Montserrat Rack Railway
|Cremallera de Montserrat|
The Pont del Centenari bridge.
|Locale||North of Barcelona|
|Opening||1892, reopen June 6, 2003|
|Closed||May 12, 1957|
|Owner||Ferrocarrils de la Generalitat de Catalunya|
|Operator(s)||Ferrocarrils de la Generalitat de Catalunya|
|Track gauge||1,000 mm (3 ft 3 3⁄8 in)|
|Electrification||1500 V DC Overhead line|
|Operating speed||30 km/h (18.6 mph) on rack 45 km/h (28.0 mph) adhesion|
The Montserrat Rack Railway (Catalan: Cremallera de Montserrat, IPA: [kɾəməˈʎeɾə ðə munsəˈrat]) is a mountain railway line north of Barcelona in Catalonia, Spain. The line runs from Monistrol de Montserrat to the mountain-top monastery of Montserrat.
The line is 5 km (3.1 mi) long and has a rail gauge of 1,000 mm (3 ft 3 3⁄8 in). The first 1 km (0.6 mi) of the line, between Monistrol and the only intermediate station at Monistrol Vila, is operated by conventional adhesion. The remainder of the line is operated as a rack railway using the Abt system, overcoming a height difference of 550 m (1,804 ft) with a maximum gradient of 15.6%. The line is electrified with an overhead supply at 1500 V DC.
A line on this route was originally opened in 1892. Competition arrived in 1930, in the form of the Aeri de Montserrat, an aerial cable car that also carries passengers to the monastery. A narrow road also reaches the monastery. After poor financial results and an accident in 1953, the rack railway line was closed on May 12, 1957.
However over time the Aeri and road became unable to handle the increasing number of visitors to the monastery. After many years of planning, a program began to rebuild the rack railway in 2001, and the line re-opened in its modern form on June 6, 2003. In its first 12 months of operation, the Montserrat Rack Railway carried 462,964 passengers.
The heaviest traffic was in August 2003 with 63,692 passengers, and the lightest in February 2004 with 22,996 passengers.
The line's most significant engineering work is the Pont del Centenari bridge, which is 480 m (1,575 ft) long and 5 m (16 ft 4.9 in) wide, crossing the River Llobregat. Its nine sections are between 35 m (115 ft) and 55 m (180 ft) long and it was designed as a lattice of steel tubes to give it a light appearance and minimise its visual impact. It is supported by eight pillars with maximum height of 37 m (121 ft).
The line is operated by five low-floor electric motor coaches of type Stadler GTW, built by Stadler Rail in Switzerland. The cars are numbered AM1-AM5 and named after local peaks. These cars are equipped for adhesion and rack propulsion and can each carry up to 200 passengers. They are air-conditioned and have panorama windows offering a good view over the environment. Trains run at up to 30 km/h (18.6 mph) on the rack section and 45 km/h (28.0 mph) on the adhesion section. The line also has a 1930 built electric locomotive, E4, transferred from the Vall de Núria Rack Railway for use on works trains.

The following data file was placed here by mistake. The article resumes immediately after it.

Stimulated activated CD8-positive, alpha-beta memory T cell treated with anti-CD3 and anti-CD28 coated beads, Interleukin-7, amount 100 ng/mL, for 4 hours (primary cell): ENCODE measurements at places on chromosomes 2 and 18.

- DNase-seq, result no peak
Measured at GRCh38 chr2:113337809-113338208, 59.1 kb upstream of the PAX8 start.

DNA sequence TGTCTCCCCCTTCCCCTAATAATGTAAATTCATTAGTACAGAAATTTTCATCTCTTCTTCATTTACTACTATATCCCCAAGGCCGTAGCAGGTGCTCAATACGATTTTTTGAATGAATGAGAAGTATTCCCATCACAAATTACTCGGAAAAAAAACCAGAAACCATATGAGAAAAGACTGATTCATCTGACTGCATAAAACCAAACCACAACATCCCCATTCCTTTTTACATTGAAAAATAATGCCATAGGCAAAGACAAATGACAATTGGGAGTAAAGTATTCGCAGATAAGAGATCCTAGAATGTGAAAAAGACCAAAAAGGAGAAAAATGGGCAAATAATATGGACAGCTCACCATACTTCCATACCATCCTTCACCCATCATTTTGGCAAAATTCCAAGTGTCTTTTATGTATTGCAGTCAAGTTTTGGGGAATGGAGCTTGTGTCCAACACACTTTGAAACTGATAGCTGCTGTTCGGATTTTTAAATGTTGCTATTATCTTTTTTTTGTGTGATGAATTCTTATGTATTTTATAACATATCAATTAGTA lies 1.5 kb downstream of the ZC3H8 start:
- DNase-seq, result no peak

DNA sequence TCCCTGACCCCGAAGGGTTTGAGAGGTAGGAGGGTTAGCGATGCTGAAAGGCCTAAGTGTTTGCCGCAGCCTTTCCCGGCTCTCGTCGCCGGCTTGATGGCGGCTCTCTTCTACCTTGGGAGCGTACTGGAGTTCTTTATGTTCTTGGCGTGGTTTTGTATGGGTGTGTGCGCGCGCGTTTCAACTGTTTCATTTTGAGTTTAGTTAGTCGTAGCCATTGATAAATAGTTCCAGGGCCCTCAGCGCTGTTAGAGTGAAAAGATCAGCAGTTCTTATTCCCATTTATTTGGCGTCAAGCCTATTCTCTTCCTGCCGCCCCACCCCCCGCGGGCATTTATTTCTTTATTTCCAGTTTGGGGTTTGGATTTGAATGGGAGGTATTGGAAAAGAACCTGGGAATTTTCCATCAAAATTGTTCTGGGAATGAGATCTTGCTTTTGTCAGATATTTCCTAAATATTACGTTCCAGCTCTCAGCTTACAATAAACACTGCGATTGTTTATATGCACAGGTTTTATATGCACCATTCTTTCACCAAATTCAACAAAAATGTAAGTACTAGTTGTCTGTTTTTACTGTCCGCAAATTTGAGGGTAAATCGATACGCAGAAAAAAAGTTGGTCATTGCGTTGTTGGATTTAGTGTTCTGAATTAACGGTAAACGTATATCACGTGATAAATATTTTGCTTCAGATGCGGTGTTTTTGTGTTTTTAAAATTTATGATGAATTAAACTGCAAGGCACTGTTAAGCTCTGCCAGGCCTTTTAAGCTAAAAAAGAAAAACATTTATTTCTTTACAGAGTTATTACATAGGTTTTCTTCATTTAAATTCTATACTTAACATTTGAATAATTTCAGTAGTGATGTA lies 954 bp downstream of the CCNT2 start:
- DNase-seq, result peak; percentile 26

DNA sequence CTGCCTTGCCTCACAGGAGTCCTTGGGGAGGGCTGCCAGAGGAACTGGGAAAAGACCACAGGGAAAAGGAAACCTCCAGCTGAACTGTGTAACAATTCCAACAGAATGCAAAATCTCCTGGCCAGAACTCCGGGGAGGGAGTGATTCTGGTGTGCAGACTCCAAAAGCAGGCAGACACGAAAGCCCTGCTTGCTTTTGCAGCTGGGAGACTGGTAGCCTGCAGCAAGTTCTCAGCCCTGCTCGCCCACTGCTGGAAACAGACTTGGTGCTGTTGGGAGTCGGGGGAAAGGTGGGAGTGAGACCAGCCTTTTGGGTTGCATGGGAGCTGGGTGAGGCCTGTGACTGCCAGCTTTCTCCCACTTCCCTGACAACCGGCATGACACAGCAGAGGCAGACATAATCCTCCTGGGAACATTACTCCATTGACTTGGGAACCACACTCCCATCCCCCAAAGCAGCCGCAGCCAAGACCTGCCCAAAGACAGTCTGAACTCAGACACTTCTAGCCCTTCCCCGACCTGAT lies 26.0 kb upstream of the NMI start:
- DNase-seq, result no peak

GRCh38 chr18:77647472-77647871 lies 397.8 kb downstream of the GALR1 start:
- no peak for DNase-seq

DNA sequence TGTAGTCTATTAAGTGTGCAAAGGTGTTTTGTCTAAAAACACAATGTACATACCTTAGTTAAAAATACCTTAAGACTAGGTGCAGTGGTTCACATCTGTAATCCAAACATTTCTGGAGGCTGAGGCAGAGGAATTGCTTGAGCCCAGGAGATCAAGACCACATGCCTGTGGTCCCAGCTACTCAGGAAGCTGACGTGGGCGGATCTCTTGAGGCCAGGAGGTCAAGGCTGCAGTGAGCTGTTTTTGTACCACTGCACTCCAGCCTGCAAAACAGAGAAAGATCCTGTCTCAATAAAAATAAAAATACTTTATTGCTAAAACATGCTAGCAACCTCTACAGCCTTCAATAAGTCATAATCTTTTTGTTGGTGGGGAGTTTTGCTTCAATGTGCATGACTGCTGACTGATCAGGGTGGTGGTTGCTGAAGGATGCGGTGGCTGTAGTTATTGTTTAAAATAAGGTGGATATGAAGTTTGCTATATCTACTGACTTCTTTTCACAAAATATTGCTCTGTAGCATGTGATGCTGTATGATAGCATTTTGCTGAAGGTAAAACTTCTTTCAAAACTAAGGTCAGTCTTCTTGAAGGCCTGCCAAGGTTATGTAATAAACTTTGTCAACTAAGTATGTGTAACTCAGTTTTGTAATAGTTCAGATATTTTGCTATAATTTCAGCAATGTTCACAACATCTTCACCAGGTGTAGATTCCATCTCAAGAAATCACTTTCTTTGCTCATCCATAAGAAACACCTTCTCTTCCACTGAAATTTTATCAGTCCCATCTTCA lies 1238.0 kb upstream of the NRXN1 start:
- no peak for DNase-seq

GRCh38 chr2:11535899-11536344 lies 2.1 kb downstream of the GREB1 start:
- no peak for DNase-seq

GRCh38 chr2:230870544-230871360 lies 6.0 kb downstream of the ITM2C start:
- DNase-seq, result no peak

Both the rack railway and the Aeri connect with the FGC's Línia Llobregat-Anoia railway from Barcelona Plaça d'Espanya station to Manresa. The rack railway connects at Monistrol de Montserrat, also known as Monistrol Central. A track connection is provided at Monistrol to allow rack railway cars to run to and from their depot, which is in nearby Martorell.
An hourly service is operated between Monistrol-Enllaç and the summit, connecting with FGC trains to and from Barcelona and Manresa. Additional trains operate between Monistrol Vila, where the line has a car park with 1000 spaces, and the summit.
The FGC also operates two funicular railways from near the summit station of the rack railway. The Funicular de Sant Joan ascends to the mountain top, whilst the Funicular de Santa Cova descends to a shrine lower down the mountain.
|Cremallera de Montserrat|
- Green, Richard (September 2010). "The railways of Barcelona". Today's Railways Europe (Platform 5 Publishing Ltd). pp. 31–33.
- "Montserrat Rack Railway". Ferrocarrils de la Generalitat de Catalunya. Retrieved 2010-08-28.
- "Ponts i túnels". trenscat.com (in Catalan). Bernat Borràs. Retrieved 2010-08-28.
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